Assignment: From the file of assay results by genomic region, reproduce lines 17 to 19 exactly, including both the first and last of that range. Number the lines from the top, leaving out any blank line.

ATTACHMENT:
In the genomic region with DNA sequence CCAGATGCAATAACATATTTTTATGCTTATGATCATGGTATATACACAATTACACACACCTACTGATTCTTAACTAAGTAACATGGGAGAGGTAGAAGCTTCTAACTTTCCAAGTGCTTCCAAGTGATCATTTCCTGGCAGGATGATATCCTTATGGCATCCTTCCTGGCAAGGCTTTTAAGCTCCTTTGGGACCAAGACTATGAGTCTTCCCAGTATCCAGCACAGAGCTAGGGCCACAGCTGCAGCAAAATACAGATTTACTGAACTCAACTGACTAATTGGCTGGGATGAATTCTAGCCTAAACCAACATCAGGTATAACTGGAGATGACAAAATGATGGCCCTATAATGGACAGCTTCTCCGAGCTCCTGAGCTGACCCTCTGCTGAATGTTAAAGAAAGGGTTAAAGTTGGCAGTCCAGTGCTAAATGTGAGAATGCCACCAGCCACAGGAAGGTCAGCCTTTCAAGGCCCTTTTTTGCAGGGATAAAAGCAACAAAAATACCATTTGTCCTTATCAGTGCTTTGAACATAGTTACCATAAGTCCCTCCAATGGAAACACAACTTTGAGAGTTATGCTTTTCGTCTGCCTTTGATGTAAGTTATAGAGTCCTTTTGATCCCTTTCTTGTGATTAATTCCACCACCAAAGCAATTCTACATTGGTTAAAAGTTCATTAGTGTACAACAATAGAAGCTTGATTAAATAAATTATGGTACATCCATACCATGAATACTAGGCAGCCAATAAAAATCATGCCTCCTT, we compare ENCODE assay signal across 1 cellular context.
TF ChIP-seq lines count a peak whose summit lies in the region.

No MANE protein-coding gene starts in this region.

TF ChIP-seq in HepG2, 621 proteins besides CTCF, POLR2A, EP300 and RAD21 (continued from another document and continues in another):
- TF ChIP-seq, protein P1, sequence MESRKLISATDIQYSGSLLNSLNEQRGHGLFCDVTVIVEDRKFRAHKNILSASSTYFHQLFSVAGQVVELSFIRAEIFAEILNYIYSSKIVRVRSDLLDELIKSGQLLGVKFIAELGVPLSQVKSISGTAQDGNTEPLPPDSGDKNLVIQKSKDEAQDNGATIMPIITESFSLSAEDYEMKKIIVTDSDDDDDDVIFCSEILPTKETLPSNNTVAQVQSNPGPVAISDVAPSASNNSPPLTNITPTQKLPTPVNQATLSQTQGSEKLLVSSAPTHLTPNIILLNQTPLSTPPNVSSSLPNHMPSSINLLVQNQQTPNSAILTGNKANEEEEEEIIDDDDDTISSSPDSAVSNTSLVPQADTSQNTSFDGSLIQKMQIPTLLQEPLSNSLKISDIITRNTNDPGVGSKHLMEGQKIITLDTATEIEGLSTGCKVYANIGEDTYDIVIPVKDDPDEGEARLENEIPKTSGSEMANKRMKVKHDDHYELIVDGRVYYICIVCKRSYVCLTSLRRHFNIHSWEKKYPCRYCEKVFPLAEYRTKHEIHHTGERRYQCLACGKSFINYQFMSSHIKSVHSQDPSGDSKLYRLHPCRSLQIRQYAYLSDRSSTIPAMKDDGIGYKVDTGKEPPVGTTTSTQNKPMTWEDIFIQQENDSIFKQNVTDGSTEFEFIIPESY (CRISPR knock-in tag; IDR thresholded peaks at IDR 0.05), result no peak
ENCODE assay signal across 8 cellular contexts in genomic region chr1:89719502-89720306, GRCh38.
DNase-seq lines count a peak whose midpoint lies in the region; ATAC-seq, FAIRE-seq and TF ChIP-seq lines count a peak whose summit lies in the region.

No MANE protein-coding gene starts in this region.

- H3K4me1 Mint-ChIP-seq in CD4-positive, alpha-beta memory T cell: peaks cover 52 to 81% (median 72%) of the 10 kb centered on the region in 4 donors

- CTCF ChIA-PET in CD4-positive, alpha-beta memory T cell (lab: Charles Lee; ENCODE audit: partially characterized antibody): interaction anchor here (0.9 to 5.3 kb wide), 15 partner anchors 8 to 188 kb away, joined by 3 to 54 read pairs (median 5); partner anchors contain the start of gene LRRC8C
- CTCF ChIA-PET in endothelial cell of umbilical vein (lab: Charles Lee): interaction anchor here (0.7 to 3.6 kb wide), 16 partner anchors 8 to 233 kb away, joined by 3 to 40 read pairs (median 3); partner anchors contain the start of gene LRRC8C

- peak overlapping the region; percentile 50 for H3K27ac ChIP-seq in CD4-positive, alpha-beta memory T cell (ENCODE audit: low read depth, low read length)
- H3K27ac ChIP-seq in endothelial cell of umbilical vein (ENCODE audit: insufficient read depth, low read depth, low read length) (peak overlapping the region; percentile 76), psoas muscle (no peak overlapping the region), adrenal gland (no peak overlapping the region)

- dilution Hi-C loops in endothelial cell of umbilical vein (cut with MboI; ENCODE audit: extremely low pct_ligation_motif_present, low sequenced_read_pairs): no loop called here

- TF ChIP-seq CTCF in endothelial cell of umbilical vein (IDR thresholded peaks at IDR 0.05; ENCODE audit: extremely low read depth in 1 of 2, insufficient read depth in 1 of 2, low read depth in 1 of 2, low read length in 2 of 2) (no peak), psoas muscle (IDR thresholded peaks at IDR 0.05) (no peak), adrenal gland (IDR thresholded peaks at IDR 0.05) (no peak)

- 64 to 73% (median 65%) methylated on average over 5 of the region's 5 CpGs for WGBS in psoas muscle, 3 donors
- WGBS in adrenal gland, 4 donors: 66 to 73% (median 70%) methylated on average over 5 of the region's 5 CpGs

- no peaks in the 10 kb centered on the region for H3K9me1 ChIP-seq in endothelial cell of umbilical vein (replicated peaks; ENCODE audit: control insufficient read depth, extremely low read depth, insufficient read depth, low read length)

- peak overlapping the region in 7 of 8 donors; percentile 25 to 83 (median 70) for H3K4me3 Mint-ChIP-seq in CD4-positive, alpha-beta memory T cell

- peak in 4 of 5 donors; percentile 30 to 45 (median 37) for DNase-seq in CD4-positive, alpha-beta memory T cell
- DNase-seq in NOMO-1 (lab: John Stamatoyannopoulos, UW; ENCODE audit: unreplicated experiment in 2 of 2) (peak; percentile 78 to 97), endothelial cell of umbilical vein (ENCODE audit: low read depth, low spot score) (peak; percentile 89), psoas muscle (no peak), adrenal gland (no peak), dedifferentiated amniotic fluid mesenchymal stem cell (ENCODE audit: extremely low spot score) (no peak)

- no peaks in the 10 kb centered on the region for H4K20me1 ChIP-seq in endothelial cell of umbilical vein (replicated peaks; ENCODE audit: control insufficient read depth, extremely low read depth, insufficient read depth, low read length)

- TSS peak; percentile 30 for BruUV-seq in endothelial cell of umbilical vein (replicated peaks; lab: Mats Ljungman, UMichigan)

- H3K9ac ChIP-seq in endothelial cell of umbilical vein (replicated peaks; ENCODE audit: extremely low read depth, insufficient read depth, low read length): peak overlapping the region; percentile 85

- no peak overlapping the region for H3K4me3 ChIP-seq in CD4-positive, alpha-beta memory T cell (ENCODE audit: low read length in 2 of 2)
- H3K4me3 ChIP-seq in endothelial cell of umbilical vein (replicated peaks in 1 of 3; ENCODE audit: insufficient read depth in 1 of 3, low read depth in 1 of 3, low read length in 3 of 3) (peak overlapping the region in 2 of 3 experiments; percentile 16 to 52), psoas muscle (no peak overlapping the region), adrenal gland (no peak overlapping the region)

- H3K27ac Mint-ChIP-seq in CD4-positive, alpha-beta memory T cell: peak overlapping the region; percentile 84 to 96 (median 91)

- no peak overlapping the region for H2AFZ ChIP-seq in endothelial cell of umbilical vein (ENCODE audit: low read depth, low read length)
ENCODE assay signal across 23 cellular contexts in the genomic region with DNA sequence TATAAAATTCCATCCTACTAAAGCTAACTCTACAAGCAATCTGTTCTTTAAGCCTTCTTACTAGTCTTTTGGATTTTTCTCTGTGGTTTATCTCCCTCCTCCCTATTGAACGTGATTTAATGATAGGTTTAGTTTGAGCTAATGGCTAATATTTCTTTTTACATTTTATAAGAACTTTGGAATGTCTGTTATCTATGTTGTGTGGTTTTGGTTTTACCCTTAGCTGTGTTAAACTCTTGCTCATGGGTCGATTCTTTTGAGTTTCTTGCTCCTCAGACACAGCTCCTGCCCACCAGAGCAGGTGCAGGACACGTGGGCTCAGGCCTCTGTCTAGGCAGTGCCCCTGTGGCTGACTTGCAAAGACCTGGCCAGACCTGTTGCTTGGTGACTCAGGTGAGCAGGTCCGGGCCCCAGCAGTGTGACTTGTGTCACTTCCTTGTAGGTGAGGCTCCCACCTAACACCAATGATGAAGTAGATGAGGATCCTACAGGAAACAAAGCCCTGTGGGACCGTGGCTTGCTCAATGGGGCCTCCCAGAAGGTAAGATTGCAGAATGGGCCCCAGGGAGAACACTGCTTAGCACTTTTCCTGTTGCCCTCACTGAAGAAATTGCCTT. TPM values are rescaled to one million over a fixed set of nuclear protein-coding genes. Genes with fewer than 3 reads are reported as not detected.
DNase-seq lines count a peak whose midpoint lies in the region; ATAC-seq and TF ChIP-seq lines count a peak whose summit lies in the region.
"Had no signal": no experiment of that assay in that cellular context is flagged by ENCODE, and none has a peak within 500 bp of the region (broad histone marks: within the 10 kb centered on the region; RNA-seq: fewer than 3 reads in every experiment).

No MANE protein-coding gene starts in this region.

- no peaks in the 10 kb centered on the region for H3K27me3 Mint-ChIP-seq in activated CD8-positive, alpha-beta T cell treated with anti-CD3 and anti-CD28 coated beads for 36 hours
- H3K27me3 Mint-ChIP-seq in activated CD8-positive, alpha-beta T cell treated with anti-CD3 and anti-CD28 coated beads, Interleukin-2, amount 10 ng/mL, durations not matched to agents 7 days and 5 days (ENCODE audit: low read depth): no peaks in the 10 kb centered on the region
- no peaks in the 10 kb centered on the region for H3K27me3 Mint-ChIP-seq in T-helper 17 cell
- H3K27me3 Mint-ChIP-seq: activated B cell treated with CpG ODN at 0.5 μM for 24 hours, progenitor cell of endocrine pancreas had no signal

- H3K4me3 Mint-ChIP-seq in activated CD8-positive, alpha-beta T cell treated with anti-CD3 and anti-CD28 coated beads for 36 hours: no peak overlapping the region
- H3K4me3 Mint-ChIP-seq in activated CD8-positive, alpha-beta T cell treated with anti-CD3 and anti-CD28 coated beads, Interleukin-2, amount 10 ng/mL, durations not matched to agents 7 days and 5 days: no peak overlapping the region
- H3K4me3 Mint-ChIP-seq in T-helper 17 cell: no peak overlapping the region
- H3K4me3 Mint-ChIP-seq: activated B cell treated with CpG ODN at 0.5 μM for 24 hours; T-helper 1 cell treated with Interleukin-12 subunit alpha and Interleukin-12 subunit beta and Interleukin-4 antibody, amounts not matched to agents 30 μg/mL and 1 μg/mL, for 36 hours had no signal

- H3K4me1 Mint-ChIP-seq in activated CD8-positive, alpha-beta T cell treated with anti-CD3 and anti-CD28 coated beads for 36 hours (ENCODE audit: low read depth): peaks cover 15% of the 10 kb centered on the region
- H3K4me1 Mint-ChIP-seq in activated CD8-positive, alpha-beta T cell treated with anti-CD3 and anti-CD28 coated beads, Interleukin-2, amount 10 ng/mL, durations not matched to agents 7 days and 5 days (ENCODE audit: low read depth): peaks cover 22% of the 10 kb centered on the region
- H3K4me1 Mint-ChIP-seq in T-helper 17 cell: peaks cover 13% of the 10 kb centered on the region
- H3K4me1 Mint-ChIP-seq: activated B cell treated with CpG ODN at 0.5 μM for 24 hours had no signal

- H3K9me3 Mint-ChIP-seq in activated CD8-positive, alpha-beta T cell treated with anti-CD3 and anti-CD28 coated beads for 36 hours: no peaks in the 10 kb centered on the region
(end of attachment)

- WGBS in adrenal gland, 4 donors: 66 to 73% (median 70%) methylated on average over 5 of the region's 5 CpGs

- no peaks in the 10 kb centered on the region for H3K9me1 ChIP-seq in endothelial cell of umbilical vein (replicated peaks; ENCODE audit: control insufficient read depth, extremely low read depth, insufficient read depth, low read length)

- peak overlapping the region in 7 of 8 donors; percentile 25 to 83 (median 70) for H3K4me3 Mint-ChIP-seq in CD4-positive, alpha-beta memory T cell